by Max Brantley
Needing 60 votes to stop a filibuster, the Obama administration could only muster 51 and thus failed on the Buffett rule to put a higher tax on millionaires — 30 percent minimum on those making that amount in taxable income, which means a good deal more income for most after deductions and adjustments.
Obama blamed the Republican Party for looking out for the wealthy at the expense of the middle class.
He didn't mention the one Democrat who joined the Republicans — Sen. Mark Pryor of Arkansas.
Pryor said in a statement he opposed the so-called Buffett rule, after the billionaire who supports a tax increase because his effective tax rate — mostly on unearned income — is higher than that of his secretary and other people whose income comes primarily from wages. Said Pryor:
There is no disputing that the wealthy should pay their fair share in taxes. This inequity should be fixed as part of broad tax reform, not as a political ploy meant to score points. A serious, bipartisan effort to reform the tax code could pass Congress and be signed into law, ensuring that employees no longer write larger checks to Uncle Sam than their CEOs.
Tonight, Senate Republicans voted to block the Buffett Rule, choosing once again to protect tax breaks for the wealthiest few Americans at the expense of the middle class.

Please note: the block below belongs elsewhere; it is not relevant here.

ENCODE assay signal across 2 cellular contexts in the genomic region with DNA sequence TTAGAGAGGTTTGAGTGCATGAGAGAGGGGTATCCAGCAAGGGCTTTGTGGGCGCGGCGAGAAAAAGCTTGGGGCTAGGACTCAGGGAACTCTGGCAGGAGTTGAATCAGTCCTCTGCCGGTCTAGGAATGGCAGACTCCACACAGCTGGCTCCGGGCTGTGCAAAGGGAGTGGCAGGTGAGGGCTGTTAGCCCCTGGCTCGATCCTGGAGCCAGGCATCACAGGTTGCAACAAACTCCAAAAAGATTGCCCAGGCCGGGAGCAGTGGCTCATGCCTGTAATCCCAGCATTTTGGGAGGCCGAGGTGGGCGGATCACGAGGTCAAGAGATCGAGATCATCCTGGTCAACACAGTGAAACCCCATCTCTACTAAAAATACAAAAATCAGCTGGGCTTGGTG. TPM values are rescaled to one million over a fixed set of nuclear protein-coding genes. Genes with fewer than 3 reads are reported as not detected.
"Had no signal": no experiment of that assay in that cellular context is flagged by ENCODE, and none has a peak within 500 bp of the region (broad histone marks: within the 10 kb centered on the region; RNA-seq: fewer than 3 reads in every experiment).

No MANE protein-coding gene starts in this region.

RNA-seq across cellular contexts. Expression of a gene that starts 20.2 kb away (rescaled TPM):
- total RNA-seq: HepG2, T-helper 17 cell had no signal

The Buffett Rule is common sense. At a time when we have significant deficits to close and serious investments to make to strengthen our economy, we simply cannot afford to keep spending money on tax cuts that the wealthiest Americans don’t need and didn’t ask for. But it’s also about basic fairness – it’s just plain wrong that millions of middle-class Americans pay a higher share of their income in taxes than some millionaires and billionaires. America prospers when we’re all in it together and everyone has the opportunity to succeed.
One of the fundamental challenges of our time is building an economy where everyone gets a fair shot, everyone does their fair share, and everyone plays by the same rules. And I will continue to push Congress to take steps to not only restore economic security for the middle class and those trying to reach the middle class, but also to create an economy that’s built to last.